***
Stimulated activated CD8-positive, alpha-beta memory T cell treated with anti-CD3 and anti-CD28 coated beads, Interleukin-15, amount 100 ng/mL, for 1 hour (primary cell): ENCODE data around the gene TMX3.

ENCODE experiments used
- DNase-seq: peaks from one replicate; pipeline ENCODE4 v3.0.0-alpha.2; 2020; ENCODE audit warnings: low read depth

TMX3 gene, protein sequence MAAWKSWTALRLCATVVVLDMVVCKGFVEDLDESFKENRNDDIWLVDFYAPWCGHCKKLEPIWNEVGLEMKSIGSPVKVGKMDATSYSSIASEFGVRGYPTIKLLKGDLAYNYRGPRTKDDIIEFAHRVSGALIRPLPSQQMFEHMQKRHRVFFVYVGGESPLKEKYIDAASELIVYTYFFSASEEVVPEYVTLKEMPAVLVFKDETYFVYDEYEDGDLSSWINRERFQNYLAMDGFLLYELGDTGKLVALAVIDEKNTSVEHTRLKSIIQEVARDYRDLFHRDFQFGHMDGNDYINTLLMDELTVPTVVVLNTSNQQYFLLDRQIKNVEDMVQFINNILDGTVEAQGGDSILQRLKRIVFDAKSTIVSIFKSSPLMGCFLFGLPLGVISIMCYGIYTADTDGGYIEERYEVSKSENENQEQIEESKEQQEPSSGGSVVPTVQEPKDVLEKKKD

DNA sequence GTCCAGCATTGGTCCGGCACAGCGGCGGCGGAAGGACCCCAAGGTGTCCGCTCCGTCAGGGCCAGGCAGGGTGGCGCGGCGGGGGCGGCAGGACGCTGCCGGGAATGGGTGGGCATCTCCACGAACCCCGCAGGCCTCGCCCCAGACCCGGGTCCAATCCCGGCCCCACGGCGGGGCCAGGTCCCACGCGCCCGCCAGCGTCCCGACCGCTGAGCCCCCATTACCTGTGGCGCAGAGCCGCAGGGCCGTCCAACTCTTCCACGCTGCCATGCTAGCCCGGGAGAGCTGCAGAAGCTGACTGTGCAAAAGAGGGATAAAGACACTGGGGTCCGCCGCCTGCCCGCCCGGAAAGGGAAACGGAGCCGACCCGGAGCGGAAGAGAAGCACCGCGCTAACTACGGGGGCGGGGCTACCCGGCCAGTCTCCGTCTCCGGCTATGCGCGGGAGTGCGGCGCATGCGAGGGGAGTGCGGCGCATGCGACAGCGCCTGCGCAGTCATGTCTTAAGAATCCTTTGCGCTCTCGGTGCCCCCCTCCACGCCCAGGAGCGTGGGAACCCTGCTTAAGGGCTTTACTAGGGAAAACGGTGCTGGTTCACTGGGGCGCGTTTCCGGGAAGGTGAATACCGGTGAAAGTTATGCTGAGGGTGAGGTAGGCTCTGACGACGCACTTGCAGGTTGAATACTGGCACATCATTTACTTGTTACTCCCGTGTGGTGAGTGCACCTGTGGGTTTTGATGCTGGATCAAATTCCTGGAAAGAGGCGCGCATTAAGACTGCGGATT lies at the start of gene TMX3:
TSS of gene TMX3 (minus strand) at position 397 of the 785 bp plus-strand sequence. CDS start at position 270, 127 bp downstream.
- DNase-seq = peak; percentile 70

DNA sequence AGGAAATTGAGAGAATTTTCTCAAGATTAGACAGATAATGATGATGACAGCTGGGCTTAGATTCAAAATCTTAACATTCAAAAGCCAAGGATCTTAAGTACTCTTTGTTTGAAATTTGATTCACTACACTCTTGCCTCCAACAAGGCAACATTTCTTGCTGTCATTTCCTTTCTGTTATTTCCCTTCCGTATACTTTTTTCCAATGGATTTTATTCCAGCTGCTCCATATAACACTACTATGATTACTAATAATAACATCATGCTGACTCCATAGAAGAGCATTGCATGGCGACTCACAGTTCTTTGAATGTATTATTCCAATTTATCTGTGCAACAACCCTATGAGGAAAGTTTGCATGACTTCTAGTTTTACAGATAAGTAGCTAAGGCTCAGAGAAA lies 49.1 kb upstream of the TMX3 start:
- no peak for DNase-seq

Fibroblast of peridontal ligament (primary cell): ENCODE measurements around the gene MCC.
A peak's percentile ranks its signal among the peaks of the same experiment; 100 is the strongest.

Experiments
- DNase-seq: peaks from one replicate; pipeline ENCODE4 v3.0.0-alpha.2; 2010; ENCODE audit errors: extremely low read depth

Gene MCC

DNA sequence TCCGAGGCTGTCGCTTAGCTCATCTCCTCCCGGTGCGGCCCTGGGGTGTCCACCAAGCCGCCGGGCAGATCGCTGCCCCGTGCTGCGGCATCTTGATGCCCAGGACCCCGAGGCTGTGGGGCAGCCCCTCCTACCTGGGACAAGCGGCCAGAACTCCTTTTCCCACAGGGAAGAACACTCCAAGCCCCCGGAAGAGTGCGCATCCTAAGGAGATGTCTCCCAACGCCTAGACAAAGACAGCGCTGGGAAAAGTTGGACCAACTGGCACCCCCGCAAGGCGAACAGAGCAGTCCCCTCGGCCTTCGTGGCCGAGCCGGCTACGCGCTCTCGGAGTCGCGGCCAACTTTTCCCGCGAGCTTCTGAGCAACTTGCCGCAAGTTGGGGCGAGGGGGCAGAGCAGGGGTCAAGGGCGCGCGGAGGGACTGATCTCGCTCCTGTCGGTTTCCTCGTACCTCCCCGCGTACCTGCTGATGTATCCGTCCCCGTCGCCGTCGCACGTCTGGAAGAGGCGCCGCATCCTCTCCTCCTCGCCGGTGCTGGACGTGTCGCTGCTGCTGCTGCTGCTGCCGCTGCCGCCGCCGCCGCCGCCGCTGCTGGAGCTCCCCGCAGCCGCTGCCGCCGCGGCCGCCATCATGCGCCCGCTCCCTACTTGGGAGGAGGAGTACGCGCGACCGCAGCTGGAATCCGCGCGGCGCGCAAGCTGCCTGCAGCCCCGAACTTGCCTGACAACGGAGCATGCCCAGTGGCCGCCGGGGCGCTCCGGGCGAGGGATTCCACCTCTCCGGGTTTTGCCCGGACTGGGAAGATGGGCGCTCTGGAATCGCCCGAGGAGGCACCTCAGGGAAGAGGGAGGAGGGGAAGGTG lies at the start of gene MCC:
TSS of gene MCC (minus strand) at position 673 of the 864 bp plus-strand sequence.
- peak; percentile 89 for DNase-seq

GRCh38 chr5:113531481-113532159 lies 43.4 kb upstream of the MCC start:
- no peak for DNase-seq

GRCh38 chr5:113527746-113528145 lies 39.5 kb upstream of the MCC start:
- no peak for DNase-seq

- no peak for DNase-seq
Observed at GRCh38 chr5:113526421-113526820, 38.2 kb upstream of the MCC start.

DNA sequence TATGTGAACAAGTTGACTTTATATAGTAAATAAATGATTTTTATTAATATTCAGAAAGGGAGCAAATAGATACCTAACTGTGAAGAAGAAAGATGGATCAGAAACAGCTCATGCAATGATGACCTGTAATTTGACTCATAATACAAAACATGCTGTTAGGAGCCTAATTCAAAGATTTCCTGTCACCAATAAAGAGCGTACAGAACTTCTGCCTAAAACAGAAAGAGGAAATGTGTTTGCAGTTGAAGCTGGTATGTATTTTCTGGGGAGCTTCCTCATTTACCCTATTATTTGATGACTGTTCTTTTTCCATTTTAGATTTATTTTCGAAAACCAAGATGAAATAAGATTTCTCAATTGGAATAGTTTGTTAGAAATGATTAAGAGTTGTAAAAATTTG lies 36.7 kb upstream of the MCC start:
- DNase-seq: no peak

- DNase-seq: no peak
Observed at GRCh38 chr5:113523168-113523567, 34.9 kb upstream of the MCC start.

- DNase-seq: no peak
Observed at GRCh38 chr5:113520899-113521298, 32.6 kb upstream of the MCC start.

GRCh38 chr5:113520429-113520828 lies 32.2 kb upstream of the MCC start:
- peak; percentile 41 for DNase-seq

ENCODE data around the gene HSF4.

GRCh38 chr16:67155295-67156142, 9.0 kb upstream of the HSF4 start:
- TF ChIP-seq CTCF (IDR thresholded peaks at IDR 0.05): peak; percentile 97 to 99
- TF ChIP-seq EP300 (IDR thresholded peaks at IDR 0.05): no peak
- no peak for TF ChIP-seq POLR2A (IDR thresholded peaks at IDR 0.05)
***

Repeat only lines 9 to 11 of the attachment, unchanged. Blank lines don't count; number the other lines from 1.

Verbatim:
- no peak for DNase-seq

Fibroblast of peridontal ligament (primary cell): ENCODE measurements around the gene MCC.
A peak's percentile ranks its signal among the peaks of the same experiment; 100 is the strongest.